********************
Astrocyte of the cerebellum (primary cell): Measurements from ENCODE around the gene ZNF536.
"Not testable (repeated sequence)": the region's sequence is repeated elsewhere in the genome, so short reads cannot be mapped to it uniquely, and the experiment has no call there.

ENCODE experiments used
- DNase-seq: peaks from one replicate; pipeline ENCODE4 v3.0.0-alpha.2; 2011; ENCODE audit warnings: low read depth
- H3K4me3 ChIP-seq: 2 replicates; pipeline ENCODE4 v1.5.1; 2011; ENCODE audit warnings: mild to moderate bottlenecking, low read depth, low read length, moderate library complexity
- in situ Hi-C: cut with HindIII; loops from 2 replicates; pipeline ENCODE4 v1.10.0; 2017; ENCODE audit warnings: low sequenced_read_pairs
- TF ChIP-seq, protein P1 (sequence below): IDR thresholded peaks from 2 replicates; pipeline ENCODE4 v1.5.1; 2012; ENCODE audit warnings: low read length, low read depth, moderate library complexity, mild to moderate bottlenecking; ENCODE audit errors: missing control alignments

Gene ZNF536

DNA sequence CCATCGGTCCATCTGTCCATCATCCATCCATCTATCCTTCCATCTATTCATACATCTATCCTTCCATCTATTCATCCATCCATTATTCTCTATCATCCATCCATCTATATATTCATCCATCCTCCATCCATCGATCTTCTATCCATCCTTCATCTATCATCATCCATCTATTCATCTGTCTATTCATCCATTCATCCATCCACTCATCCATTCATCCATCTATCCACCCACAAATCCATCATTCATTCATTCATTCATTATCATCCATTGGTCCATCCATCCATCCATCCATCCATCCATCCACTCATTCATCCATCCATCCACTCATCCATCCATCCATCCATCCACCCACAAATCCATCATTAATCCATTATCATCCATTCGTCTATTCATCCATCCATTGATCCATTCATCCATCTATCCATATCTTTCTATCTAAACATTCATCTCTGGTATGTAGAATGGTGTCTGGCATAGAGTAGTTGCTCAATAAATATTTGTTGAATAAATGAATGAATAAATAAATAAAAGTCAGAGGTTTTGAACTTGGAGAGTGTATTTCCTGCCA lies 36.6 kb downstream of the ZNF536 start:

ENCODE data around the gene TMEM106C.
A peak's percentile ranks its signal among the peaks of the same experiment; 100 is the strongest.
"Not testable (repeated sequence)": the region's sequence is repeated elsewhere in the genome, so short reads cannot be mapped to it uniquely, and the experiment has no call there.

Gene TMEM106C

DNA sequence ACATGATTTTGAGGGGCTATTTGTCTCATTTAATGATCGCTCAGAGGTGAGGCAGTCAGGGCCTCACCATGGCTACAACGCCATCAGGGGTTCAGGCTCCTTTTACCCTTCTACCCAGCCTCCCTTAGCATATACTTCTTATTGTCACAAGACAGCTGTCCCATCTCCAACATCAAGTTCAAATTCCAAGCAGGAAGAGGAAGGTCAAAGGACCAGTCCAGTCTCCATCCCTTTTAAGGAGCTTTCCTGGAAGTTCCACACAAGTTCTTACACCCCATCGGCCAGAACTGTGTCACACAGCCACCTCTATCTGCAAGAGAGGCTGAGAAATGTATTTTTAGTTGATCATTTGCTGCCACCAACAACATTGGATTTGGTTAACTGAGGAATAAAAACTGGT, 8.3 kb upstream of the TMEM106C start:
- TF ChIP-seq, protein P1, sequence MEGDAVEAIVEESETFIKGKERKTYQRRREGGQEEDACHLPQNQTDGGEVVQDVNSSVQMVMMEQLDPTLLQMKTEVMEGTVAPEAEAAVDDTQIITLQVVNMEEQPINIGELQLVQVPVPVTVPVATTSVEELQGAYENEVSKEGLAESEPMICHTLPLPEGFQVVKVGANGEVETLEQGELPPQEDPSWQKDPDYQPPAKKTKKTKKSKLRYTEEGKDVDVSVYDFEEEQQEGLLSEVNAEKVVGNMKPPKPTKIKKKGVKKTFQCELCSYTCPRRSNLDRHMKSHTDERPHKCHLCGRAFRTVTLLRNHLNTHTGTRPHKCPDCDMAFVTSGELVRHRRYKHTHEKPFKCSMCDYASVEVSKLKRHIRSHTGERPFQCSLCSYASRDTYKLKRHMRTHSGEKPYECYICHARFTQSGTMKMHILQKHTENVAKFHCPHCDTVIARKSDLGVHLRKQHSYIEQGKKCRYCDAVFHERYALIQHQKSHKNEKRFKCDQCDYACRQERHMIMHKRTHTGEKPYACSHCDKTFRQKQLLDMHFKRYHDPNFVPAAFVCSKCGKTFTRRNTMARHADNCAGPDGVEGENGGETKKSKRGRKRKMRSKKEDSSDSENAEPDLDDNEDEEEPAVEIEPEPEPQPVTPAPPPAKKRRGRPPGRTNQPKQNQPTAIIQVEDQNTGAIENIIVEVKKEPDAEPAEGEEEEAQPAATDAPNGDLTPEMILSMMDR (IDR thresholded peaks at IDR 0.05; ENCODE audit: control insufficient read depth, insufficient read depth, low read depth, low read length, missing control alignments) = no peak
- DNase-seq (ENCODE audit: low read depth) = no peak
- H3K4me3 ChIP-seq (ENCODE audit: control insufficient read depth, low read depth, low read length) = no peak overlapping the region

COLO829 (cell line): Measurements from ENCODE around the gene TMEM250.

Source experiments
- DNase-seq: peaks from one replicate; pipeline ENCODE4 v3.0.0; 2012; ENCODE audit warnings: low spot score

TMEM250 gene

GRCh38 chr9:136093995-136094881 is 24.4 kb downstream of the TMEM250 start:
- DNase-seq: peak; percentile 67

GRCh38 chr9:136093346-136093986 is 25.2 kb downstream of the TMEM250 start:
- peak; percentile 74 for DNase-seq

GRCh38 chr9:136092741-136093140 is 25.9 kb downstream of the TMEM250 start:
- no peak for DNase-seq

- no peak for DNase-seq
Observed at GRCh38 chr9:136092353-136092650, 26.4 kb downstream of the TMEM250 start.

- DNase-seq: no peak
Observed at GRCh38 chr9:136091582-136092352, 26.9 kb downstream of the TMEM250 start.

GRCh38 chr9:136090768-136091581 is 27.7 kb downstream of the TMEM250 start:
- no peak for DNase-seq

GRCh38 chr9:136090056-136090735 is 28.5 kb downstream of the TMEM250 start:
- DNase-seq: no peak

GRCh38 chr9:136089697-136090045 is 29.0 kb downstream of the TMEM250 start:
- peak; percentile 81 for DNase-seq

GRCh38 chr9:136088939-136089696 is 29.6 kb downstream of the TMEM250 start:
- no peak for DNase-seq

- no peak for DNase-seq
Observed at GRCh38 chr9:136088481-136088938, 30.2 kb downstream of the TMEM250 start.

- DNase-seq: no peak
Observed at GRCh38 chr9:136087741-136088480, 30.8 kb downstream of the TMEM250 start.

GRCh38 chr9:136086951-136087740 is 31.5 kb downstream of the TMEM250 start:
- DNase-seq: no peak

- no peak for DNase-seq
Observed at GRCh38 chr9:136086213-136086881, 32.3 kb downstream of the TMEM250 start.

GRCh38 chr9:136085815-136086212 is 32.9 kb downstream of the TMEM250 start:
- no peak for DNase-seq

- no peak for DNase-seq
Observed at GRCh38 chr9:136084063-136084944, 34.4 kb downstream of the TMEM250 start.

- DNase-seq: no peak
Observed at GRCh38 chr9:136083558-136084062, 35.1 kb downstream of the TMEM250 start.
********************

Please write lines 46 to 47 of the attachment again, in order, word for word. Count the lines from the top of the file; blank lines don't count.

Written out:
- no peak for DNase-seq
Observed at GRCh38 chr9:136086213-136086881, 32.3 kb downstream of the TMEM250 start.